It was a heart-wrenching read and was practically impossible for me to hold back my tears. People often said health care professionals should not get too attached to their patients. Yes – in an ideal world that is true but in reality, if you are an empathetic person like myself, I can tell you that it is bloody hard not to do so.
As a test of our faith, there is almost nothing more brutal and direct than a serious illness inflicted upon an innocent and inspirational person. Being diagnosed with cancer is unfortunate. But being diagnosed at a young age is unfair and as tragic as it could possibly be. So, what do we do in a situation like that because everyone is going to have a difficult situation or life crisis like that in some sense? Sooner or later, you’ll be faced with illness or illness in the people that you love. So how exactly should we tackle such brutality in life?
I gave some serious thought to this and after reading her blog, I started to see life a little differently. I’ve come to realise that one of the keys to a meaningful life is to adopt the mindset of the terminally ill. When you are terminally ill, your timeline shrinks and it makes you re-evaluate and prioritise life so that you could live life the full even with the remainder of your days. Rather than thinking and planning for next month, you probably could not even plan for weeks in advance. All of a sudden, you start to filter out all the things that don’t matter to you but rather focus on the things that matter the most. This is exactly what we need to do when facing crisis and problems in life – is to put life back into perspective.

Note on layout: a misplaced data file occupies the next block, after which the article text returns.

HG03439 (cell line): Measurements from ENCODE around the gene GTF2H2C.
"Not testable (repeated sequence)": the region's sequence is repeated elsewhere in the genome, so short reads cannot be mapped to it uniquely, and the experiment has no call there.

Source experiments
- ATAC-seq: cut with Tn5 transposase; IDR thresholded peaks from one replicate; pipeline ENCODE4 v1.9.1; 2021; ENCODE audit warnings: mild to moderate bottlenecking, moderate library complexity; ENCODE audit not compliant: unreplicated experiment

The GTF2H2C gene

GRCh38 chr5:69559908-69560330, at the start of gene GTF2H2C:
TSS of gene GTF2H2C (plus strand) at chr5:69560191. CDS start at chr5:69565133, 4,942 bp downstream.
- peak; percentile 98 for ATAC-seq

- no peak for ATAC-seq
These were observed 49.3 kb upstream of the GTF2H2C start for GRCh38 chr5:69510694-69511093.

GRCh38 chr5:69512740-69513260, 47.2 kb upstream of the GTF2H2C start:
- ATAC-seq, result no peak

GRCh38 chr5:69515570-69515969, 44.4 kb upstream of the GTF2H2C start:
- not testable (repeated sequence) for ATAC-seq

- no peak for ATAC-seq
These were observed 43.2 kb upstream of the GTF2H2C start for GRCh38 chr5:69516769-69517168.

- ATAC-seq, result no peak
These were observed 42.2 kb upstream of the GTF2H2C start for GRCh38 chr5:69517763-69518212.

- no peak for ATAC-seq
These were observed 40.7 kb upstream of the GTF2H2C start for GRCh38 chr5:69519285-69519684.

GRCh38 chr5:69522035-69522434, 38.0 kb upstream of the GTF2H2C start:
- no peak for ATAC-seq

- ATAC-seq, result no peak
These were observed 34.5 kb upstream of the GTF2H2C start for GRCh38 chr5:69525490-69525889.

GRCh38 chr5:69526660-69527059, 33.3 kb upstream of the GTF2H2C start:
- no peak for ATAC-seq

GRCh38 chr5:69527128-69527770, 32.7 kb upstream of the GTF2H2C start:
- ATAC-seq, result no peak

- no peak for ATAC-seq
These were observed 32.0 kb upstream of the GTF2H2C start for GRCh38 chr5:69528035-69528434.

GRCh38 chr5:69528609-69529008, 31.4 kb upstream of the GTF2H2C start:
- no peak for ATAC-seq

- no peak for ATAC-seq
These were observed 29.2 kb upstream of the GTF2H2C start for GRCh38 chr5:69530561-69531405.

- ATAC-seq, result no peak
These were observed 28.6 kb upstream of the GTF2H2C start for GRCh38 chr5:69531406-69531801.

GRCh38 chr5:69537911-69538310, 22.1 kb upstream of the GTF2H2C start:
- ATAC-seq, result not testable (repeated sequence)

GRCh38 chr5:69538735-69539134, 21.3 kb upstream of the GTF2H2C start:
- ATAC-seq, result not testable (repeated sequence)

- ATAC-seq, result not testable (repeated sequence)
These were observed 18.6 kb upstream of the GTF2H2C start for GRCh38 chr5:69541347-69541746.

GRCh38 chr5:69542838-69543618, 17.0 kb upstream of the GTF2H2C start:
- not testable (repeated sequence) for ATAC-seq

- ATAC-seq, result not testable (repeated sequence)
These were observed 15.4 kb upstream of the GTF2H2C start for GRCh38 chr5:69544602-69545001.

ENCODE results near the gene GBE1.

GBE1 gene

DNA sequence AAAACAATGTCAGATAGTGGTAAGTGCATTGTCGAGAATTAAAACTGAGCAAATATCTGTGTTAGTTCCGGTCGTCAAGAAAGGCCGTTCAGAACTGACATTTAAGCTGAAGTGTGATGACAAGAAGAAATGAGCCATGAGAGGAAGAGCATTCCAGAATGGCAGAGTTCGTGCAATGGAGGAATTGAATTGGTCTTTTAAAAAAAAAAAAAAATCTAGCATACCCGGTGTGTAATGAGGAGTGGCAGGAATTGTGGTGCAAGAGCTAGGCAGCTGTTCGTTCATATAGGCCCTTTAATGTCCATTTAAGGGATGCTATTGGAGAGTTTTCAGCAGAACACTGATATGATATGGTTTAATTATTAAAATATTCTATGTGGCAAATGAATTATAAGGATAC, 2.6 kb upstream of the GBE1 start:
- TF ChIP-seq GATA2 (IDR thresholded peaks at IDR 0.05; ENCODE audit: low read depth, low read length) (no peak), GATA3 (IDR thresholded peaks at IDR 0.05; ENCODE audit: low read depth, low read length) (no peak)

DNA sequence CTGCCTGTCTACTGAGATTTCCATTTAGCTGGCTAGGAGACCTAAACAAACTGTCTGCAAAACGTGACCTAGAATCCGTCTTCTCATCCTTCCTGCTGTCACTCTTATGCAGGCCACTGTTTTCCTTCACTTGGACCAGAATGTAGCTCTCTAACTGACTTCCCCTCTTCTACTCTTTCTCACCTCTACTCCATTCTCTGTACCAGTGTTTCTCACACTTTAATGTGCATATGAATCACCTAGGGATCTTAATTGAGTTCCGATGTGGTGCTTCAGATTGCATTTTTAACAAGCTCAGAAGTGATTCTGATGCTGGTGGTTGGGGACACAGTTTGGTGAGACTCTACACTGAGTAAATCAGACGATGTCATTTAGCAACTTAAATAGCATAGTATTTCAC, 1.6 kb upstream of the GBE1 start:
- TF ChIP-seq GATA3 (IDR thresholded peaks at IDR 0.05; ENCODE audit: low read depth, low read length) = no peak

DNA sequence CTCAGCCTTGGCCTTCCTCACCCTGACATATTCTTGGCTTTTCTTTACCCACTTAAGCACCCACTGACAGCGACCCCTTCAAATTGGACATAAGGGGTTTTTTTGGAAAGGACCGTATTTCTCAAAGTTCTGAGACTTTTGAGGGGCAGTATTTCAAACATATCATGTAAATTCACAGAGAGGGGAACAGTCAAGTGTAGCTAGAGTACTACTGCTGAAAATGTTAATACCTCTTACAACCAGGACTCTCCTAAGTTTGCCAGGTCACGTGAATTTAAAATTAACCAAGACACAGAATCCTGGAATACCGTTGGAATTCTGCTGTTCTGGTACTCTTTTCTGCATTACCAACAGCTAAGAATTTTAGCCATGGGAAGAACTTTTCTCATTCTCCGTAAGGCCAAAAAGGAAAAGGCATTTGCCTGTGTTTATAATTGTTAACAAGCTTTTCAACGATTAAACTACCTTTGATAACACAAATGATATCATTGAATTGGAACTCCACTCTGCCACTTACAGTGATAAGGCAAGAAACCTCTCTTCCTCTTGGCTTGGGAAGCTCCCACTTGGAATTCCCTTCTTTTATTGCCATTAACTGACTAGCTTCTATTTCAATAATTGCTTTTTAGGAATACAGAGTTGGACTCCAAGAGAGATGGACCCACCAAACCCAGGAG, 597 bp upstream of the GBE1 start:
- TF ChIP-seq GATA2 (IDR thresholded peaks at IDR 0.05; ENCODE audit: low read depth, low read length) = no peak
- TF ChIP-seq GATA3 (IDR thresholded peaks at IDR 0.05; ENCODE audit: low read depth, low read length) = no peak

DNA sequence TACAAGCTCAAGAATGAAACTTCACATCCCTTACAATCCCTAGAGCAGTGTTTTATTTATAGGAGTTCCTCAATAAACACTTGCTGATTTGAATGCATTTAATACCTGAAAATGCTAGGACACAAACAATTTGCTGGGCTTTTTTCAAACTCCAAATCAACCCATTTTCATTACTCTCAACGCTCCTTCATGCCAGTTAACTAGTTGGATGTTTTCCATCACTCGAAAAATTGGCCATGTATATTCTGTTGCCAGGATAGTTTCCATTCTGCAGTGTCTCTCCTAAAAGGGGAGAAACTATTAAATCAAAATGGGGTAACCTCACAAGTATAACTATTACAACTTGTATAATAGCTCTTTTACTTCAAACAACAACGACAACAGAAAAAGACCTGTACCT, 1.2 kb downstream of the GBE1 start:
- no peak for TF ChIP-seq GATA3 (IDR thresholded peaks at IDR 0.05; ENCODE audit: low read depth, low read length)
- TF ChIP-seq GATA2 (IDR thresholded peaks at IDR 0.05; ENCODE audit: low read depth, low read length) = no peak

This mindset has taught me not to look into the future too far ahead. Yes, it is important to have plans and a vision of where you want to go, but it should never come at the cost of ignoring your present. Your present situation, the relationships you have in front of you are the things that are very real and that you are in control of. It’s often interesting to realise that many people, including myself at times, may get too hung up with the future and forget the present. When we are overwhelmed with problems or a crisis that we need to solve tomorrow, it is difficult to appreciate what we already have. Sometimes we just need to remind ourselves that our days are numbered whether we are terminally ill or not. Sooner or later, we’ll be gone and what’s worse is that people simply do not know when their time is up. Because of the notion of uncertainty with life, we must focus our attention on the present, reconnect with people that we love, and concentrate on the things that make us happy. You become more appreciative of the things that you once never thought to be important. You’ll start to realise that your present should be a catalyst for your future and not a burden that drags you behind.
The way to combat the fear of death and crisis is to live your life to the full, take advantage of what’s in front of you, utilise your talent and potential, say yes to things that are worthwhile despite a certain element of risk, and most importantly, to tell the truth.
To living life to the fullness,